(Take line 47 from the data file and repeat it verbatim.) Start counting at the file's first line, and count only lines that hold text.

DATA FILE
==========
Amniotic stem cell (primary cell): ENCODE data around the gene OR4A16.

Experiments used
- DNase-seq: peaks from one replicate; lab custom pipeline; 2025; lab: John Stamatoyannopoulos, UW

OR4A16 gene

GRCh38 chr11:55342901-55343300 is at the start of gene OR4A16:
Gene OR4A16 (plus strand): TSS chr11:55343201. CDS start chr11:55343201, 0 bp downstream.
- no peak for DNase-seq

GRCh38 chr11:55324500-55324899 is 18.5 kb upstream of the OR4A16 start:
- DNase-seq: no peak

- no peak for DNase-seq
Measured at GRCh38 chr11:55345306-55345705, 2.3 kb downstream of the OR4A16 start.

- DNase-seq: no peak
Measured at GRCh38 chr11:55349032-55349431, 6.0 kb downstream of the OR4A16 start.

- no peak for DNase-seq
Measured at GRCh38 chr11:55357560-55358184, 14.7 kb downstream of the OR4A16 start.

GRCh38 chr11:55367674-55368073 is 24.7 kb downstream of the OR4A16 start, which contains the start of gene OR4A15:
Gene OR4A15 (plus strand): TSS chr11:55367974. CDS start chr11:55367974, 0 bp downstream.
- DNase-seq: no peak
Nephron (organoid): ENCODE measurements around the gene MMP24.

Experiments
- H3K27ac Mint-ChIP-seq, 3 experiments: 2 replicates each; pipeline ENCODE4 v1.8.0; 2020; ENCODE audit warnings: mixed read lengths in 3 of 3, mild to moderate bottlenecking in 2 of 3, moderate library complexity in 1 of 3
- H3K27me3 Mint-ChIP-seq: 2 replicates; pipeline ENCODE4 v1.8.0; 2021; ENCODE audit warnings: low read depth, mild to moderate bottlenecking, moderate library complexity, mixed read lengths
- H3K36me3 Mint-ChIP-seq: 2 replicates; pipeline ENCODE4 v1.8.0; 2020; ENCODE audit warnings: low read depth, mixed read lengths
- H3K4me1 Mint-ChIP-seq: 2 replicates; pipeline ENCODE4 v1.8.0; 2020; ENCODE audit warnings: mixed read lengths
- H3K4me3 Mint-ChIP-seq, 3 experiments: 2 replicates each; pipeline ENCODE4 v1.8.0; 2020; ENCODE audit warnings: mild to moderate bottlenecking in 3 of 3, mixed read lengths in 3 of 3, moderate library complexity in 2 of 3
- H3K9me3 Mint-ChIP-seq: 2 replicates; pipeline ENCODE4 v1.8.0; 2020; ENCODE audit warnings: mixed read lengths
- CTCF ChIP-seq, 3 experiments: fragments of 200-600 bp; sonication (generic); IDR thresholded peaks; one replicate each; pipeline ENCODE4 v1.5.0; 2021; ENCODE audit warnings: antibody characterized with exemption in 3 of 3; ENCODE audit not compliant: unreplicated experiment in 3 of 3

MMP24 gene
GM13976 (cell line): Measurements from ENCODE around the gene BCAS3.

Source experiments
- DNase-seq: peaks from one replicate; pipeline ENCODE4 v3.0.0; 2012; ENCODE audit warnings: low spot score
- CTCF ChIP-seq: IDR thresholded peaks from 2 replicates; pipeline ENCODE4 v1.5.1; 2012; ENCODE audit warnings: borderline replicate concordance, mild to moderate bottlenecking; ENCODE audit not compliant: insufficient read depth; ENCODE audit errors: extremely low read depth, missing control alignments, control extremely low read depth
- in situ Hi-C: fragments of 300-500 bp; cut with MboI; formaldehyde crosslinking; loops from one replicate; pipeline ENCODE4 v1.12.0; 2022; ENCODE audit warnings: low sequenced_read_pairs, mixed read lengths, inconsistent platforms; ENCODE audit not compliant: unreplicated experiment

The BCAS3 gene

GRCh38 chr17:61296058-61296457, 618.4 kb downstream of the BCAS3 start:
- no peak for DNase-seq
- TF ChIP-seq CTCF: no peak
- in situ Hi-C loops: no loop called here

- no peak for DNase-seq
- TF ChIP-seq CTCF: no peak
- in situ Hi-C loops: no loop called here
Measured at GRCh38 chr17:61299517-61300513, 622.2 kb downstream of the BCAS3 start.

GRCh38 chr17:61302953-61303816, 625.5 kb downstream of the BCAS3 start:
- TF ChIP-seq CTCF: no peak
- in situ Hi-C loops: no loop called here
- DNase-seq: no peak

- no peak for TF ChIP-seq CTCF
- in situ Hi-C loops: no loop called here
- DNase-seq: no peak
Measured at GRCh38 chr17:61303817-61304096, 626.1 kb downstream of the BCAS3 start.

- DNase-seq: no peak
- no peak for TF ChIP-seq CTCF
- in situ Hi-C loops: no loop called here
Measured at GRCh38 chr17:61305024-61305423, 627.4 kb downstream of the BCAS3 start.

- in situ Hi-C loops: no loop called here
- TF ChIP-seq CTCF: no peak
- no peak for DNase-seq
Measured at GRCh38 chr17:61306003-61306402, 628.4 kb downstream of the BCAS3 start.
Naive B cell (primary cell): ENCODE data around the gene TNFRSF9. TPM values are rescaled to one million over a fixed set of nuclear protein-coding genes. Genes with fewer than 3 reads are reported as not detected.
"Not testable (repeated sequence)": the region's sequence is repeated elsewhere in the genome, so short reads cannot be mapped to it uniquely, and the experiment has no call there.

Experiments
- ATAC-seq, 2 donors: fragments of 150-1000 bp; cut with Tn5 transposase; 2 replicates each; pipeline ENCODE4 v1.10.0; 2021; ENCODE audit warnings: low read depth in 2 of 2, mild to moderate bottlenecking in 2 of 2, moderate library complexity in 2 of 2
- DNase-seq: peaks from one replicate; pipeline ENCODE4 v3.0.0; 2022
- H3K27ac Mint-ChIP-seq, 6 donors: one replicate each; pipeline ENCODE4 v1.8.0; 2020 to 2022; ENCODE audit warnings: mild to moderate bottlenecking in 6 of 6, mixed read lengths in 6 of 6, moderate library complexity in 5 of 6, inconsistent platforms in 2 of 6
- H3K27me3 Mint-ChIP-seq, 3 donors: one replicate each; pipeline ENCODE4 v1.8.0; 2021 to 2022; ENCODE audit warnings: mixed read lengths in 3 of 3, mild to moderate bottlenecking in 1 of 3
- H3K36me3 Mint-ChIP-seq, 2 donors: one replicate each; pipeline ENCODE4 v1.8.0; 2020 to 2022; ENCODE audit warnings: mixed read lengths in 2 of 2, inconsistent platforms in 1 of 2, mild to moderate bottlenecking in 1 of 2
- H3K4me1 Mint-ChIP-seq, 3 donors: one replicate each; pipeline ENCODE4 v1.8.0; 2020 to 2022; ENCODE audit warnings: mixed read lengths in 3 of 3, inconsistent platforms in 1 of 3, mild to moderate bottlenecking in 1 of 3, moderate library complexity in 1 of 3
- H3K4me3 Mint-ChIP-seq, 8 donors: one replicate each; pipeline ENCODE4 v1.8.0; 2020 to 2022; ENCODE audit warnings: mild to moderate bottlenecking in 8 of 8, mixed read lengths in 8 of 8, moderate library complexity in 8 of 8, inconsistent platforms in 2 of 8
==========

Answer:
- no peak for TF ChIP-seq CTCF